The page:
Joanna: Now, that's fascinating because there really is no good mechanism for audiobook promotions right now. So that's another big thing that wasn't discussed cause it's US only for now, but no doubt they'll expand. Audio growth, very much linked to screen fatigue so people not wanting to be on their screens but still using the smartphone to listen to audio. And in discussion with Jiacomo from Street Live, we were talking about the 5 billion people who are coming online with 4G streaming on their phones over the next five years. So Street Live are all into that emerging market. One thing also audio at launch is something that lots of people talked about and is a challenge for all of us. I certainly have never managed it. So that's, audio at launch means people will buy that format just as they would have bought another format, so it's just an accepted format now, it's not an extra. Wiley I heard say that they were looking at their last 80 years of Ip. So all the nonfiction books that Wiley do and putting hundreds, probably thousands of books into audio. And again, like you said, like five years ago when everyone did their backlist in an ebook and then finally mentioned the future of listening, they talked about connected home, connected car, self driving, how the everyone is expecting audio growth to continue massively. So there we go.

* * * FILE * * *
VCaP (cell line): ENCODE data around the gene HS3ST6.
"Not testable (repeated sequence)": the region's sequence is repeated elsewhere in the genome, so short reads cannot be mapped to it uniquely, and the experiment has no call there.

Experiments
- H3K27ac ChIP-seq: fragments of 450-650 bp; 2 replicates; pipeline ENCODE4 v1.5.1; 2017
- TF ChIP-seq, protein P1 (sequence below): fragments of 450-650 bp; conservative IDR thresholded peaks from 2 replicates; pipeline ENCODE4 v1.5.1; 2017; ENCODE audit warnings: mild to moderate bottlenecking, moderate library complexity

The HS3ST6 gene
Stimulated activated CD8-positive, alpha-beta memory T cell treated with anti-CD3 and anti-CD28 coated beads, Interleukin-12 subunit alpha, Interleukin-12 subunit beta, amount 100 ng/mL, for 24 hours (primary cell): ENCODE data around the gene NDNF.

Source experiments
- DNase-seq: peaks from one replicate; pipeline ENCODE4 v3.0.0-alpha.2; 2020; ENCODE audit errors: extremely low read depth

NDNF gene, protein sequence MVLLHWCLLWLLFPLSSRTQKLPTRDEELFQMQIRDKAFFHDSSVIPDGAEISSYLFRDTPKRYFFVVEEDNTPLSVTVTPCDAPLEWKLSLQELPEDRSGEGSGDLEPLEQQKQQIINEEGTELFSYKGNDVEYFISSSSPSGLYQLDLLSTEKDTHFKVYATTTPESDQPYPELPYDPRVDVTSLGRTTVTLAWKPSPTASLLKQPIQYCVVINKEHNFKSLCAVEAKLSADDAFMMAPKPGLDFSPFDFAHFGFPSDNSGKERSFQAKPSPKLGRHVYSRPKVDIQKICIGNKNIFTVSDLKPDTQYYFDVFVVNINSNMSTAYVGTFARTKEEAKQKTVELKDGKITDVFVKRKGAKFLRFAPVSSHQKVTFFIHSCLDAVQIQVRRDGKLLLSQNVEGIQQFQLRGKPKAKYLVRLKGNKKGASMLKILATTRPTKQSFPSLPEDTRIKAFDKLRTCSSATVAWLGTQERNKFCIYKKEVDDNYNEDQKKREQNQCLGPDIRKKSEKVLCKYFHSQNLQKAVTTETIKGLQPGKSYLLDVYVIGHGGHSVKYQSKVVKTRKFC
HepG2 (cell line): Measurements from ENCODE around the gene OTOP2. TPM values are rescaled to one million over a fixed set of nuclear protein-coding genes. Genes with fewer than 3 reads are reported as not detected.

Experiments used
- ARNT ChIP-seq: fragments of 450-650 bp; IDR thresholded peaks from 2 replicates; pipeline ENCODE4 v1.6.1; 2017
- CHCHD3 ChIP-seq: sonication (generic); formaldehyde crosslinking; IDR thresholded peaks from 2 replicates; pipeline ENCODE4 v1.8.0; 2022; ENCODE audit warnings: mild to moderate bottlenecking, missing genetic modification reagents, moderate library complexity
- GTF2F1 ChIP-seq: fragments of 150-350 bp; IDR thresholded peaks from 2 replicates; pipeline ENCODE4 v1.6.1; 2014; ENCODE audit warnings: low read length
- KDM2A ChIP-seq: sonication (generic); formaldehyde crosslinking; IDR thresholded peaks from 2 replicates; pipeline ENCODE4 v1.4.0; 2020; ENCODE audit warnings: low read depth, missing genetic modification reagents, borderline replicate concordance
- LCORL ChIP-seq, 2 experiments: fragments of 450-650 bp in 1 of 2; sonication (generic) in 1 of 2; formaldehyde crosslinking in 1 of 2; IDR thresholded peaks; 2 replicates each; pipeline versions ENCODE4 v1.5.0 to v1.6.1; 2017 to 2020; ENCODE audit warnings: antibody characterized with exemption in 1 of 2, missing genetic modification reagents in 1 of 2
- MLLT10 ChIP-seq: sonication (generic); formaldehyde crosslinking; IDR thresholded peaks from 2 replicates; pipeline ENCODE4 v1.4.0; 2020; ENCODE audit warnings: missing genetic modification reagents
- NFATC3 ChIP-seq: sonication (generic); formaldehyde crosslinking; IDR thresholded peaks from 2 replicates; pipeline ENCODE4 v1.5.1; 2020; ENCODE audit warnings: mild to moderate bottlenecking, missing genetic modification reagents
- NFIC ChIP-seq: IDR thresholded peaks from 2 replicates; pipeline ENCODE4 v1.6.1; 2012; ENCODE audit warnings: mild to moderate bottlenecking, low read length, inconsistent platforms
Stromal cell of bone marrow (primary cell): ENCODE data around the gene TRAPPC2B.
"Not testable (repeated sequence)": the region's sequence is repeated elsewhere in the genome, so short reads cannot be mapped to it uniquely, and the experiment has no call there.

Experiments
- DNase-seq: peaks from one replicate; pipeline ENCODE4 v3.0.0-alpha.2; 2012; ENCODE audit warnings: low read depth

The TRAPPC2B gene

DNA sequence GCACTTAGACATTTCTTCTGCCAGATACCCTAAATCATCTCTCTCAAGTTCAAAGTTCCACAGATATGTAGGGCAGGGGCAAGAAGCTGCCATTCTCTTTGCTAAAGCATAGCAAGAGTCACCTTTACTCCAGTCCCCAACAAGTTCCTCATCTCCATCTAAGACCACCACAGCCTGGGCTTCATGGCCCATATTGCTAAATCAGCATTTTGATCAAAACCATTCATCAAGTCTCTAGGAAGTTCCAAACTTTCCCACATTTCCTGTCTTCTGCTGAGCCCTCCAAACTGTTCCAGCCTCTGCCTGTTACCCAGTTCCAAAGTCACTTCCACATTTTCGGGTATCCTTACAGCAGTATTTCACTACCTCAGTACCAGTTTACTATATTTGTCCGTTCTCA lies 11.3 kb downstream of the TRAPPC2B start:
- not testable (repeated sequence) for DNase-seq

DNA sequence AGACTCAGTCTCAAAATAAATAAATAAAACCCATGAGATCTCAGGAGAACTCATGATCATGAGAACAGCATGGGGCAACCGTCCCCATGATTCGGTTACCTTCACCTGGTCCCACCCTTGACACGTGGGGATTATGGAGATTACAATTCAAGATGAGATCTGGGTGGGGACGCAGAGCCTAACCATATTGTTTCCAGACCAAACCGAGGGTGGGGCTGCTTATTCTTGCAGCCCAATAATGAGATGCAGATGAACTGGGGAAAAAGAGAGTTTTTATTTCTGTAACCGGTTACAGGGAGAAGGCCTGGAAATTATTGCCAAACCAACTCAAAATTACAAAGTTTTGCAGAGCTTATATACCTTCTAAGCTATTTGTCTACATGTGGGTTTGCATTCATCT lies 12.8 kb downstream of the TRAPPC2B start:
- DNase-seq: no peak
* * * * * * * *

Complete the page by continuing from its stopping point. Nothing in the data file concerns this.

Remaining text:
Orna: Fantastic. And of course indies do have the advantage while publishers are still thinking about audio as a subsidiary right. And in, in many cases trying to get rights back from audio book deals that they have done so that they can now start to put their own stuff into audio, the Wiley thing is interesting until they do that Indies have an advantage as we had an ebook for some years and no longer have really, in certain territories, anyway, so-